Source Report(s): Healthcare Gap Analysis – Wilcox

    Responsible Department(s): Custody Health Services

    Master List Nos.: 574-575, 577-579

    Review Date: FGOC reviewed on January 26, 2017.​

    Steps Taken: The restraint policies have been reviewed, refined and implemented. The protocol for medical or behavioral restraints in the jail follow the same policy and procedures as VMC policy on physical and chemical restraints.

    This Summarized Recommendation has been audited by the Office of Correction and Law Enforcement Monitoring (OCLEM) and has been found to be partially implemented. 

    Budget Status: No additional resources are needed.

    Source Report(s): Mental Health Gap Analysis – Gage

    Responsible Department(s): Custody Health Services

    Master List Nos.: 627, 628, 629, 630

    Review Date: FGOC reviewed on January 26, 2017.​

    Steps Taken: The electronic medical record HealthLink system went live in May 2017. HealthLink is an integrated system that has the ability to update an administrative dashboard. Patients’ records on dental, medical and mental health are available in HealthLink. 

    With the implementation of HealthLink, caregivers are now able to securely and effectively view relevant patient information from all episodes of care to promote consistent patient care.  It also decreased paper documentation and replaced manual data tracking of information.

    Programming to capture metrics continue to be refined to accurately measure the effectiveness of healthcare delivery.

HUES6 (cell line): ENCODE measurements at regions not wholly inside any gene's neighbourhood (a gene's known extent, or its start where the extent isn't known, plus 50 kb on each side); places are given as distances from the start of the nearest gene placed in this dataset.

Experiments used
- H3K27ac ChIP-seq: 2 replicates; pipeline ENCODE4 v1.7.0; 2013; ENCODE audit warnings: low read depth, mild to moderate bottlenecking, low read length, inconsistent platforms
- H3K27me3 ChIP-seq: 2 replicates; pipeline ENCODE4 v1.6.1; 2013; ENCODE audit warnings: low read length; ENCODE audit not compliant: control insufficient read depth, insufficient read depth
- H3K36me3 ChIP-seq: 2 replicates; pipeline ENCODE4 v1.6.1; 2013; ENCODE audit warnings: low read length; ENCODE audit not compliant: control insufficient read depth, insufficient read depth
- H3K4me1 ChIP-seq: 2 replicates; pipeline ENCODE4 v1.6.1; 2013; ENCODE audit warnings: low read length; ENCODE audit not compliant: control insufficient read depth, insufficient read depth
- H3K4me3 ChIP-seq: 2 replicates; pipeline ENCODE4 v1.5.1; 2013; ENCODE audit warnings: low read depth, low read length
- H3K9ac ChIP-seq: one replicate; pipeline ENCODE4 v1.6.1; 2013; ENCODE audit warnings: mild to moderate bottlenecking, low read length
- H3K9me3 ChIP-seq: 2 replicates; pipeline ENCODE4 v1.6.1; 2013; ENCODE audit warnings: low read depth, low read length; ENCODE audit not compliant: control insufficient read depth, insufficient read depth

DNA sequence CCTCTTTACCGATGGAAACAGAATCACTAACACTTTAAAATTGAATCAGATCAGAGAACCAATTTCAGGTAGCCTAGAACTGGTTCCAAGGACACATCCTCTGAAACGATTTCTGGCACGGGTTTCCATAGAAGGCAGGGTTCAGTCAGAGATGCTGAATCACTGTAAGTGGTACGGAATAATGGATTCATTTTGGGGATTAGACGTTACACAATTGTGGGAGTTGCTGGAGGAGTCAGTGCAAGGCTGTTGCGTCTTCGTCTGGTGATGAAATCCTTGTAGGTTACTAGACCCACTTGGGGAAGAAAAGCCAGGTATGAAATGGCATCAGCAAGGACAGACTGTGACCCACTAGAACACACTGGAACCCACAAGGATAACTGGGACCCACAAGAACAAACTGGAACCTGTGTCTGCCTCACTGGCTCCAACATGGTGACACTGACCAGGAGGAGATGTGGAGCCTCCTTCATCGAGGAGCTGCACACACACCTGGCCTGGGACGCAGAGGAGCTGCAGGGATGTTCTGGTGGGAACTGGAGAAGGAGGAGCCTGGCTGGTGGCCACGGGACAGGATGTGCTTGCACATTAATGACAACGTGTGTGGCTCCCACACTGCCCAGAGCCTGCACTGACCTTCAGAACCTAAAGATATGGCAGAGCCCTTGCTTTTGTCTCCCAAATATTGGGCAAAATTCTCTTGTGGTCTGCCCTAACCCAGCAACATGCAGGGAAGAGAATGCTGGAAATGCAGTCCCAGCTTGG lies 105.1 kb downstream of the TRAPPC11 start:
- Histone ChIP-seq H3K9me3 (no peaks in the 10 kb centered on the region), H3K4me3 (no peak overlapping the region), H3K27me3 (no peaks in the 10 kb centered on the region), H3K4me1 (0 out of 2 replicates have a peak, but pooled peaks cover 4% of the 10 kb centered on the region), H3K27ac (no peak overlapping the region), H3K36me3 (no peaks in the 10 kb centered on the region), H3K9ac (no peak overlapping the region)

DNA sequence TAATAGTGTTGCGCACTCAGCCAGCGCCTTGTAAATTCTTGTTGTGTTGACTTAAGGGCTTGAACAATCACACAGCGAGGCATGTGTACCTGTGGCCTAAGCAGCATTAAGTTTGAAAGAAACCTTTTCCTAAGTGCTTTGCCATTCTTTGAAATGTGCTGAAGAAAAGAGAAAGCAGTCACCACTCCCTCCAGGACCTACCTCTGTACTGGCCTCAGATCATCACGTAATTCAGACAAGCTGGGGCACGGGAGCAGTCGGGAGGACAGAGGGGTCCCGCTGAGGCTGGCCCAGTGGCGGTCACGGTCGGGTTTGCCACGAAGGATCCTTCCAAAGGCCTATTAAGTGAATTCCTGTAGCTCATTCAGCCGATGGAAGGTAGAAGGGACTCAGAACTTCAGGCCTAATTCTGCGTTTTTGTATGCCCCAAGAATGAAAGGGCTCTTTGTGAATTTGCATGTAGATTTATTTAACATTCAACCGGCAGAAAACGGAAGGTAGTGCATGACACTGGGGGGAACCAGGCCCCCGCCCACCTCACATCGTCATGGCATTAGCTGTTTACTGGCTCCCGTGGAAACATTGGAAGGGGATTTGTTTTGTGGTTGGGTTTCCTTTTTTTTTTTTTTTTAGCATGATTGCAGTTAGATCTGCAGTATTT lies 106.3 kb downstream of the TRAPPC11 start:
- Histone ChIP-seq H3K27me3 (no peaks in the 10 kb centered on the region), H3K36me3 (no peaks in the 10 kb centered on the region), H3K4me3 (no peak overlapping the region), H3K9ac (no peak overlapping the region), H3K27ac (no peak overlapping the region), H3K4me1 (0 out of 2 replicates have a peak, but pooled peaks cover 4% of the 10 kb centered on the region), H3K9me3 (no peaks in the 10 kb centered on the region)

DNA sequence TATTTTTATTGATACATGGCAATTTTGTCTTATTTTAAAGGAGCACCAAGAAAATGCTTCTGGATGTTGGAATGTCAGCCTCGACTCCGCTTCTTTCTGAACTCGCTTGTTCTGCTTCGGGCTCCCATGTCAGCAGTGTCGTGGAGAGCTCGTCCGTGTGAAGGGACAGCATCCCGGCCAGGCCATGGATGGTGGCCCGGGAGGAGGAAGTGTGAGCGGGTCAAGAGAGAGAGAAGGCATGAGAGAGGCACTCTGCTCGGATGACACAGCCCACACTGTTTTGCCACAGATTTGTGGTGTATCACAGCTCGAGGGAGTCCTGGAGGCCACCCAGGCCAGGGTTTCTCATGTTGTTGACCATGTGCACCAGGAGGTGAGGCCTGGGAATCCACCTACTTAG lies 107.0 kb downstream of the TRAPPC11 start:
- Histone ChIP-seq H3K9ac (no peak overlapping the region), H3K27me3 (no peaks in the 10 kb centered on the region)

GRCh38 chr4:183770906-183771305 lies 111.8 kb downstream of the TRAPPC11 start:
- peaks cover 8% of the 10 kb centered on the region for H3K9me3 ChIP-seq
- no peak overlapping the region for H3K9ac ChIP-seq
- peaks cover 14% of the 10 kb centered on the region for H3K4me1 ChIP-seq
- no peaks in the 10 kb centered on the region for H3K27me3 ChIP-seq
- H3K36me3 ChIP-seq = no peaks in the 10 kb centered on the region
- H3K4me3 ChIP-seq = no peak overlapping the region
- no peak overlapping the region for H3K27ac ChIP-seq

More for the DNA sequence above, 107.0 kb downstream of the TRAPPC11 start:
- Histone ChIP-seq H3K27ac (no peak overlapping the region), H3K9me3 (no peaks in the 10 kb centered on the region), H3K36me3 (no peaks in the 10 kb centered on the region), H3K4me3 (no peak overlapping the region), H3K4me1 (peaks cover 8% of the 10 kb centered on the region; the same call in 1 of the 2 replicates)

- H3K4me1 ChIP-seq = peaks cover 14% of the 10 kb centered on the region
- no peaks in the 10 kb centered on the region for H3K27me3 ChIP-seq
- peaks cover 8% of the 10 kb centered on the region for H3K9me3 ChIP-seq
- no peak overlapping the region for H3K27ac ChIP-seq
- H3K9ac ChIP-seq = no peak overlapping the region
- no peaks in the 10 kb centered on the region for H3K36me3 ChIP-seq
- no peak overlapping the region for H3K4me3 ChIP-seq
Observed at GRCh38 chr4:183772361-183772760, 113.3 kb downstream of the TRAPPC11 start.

A full time Quality Improvement (QI) manager for psychiatric/Mental Health services has been hired as of October, 2016 to be in charge of the quality management program of psychiatric and mental health for Adult Custody Health Services.

    Custody Health works closely with the Department of Correction to review critical incidents to determine if there were systematic issues that need to be addressed and, if necessary, make recommendations to reduce or eliminate the likelihood of future adverse events. 

    This Summarized Recommendation is pending review by the Office of Correction and Law Enforcement Monitoring (OCLEM) as part of the Jail Reforms Audit to assess the status of implementation.

    Budget Status: The Board allocated $2.5 million as part of the FY 2016 Adopted Budget and $2.0 Million as part of the FY 2017 Adopted Budget for HealthLink to be implemented in Custody Health.

    County Administration and the department are evaluating to determine if additional resources are needed.